KANSAS CITY, Mo. -- The Kansas City, Missouri Police Department says the key to reducing crime in the city is by witnesses coming forward with information that can help solve crimes.
There are lots of unsolved cases within KCPD where police know who did it but don't have the proof they need to take the cases to the prosecutor for charging. That means more violent criminals are allowed to walk among us, putting others in danger. In most, if not all cases, someone knows something but is not willing to say.
Who killed 37-year-old Carrie Mae Blewett is a question that haunts her family.
"We just want closure so my sister can rest,” said Blewett’s sister April Blewett. “I'm sorry. It hurts."
The mother of four went missing in July of 2017. Several weeks later, her body was found in a wooded area near 51st and College Avenue.
"It is emotional because of how she was done,” April Bluett said. “When she was buried we couldn’t have no open casket for her, we had to cremate her. We didn’t even get to see our sister for the last time and say goodbye or nothing."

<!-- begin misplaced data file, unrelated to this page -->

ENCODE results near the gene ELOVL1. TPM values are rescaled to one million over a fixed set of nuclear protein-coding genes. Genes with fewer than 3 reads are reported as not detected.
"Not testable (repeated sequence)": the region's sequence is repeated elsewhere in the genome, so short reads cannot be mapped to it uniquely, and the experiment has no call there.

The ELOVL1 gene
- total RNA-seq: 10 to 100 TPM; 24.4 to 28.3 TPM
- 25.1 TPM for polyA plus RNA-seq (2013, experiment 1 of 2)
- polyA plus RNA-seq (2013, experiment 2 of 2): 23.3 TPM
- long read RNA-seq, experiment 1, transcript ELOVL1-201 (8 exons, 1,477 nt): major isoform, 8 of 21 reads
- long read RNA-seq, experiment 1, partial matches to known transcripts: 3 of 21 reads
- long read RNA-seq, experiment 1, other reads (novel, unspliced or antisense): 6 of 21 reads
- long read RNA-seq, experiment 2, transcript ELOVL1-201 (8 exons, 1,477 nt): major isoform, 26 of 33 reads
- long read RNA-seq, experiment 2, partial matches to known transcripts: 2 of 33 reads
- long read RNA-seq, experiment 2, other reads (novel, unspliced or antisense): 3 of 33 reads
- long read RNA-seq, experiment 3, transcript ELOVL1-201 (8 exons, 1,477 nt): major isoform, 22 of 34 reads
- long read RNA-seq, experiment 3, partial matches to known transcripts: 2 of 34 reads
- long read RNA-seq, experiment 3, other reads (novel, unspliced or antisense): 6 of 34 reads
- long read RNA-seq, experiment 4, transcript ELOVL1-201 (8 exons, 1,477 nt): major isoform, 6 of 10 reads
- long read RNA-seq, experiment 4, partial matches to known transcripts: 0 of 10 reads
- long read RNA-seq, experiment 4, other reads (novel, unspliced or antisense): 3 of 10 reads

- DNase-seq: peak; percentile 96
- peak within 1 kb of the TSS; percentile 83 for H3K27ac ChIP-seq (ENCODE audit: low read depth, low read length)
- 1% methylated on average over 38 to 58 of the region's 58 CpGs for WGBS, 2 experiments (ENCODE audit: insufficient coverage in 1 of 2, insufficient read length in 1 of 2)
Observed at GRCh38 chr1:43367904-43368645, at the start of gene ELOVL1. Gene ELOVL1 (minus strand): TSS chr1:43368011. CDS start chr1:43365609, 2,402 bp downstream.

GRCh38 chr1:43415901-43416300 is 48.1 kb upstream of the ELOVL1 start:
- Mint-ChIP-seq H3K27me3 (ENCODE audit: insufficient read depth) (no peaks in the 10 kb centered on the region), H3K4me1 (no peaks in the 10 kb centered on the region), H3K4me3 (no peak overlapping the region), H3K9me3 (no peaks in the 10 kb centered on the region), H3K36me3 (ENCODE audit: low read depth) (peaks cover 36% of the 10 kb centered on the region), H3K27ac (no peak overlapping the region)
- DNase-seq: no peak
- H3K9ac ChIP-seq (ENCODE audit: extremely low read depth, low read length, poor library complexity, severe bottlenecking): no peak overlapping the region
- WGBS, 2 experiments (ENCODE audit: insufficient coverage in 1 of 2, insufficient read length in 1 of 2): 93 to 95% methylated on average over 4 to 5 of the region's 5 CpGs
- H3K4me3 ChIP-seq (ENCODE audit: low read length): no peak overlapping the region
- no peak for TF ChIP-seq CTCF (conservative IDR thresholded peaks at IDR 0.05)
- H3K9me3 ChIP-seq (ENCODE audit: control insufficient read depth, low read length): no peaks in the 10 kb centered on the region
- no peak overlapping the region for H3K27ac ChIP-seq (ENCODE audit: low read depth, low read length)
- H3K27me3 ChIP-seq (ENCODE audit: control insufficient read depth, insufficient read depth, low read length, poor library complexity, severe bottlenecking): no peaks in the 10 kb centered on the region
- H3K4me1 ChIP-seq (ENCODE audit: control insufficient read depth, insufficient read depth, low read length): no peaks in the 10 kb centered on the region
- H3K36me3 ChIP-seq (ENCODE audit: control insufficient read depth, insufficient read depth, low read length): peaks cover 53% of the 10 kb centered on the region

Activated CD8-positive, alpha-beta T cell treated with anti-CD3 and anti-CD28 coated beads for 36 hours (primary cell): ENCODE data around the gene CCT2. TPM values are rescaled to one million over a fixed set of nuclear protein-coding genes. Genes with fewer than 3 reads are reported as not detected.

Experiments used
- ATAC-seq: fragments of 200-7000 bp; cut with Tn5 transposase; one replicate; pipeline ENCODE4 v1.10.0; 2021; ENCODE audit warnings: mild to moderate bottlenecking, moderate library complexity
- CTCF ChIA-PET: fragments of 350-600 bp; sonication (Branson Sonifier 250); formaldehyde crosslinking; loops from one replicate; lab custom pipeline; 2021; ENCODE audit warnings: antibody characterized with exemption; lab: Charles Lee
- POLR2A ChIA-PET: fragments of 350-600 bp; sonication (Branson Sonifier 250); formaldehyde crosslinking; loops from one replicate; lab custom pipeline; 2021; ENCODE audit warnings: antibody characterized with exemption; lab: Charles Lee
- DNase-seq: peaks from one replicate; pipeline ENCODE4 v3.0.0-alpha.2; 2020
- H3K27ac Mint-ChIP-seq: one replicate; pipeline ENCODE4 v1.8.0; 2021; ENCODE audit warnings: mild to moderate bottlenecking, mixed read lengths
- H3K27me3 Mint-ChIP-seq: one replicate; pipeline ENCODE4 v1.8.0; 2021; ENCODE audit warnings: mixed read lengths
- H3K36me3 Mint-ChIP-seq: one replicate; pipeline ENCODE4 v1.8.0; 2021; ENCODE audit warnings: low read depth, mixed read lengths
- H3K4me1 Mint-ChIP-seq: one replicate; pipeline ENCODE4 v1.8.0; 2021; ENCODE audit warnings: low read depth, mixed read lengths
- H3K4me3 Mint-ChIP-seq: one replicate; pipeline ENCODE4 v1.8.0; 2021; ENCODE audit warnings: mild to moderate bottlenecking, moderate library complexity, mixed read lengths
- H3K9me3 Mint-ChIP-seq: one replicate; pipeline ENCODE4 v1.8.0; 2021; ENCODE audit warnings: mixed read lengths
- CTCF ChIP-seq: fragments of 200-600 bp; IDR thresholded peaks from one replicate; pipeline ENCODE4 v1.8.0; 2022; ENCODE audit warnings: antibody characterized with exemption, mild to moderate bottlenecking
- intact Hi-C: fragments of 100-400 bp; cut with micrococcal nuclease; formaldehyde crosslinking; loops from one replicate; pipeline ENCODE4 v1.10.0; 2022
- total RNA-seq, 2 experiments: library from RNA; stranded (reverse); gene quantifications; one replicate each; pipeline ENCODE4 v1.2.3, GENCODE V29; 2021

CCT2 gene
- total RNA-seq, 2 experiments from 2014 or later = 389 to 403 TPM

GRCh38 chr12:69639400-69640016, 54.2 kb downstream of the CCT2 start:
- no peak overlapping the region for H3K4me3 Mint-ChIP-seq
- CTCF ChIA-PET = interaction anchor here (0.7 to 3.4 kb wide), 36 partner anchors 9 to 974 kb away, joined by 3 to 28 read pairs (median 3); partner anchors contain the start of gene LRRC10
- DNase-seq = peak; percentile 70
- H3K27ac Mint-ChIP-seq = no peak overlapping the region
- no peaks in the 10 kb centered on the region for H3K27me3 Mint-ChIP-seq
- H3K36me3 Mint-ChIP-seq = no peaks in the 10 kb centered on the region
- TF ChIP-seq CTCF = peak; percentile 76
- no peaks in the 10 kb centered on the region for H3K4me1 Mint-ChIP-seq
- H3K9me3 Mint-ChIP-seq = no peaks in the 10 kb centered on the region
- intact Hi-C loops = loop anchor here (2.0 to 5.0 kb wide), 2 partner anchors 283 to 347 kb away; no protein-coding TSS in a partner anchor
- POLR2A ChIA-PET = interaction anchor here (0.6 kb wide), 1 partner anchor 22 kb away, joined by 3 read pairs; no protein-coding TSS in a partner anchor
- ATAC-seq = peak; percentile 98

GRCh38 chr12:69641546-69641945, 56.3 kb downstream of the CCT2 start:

KCPD says over 3,000 people have been reported missing in the last 2 years. The vast majority of folks are found within 3-4 days with the help of social media and police investigation. Some, like Blewett, end up as homicide investigations.
Jamie Tolliver has been missing since April 2017 when she was dropped off near 39th Terrace and Oakley Avenue, and has not been found.
Police say someone knows what happened to all of these victims.
"And we preach and talk about relationships with neighbors and each other and that we are all one and to do that we need the public's help," Sgt. Benjamin Caldwell said, of the street code that people don’t snitch. “We are talking about human lives here and people deserve justice and people deserve closure."
It is a message also stressed by Detective Heather Leslie, who is working on the Blewett case.
"If you are a witness to something, you are not a snitch. You are being a witness. You are trying to clean up the streets of the city where you live in," Leslie said.
Police said the bottom line is if the community doesn't step up, violent crime in Kansas City will continue to escalate and families like the Blewetts will continue to live with the pain of not knowing who killed their loved one.
The TIPS Hotline has increased its reward offer to $10,000. They hope it will encourage people to do their part to report what they know and make Kansas City safer.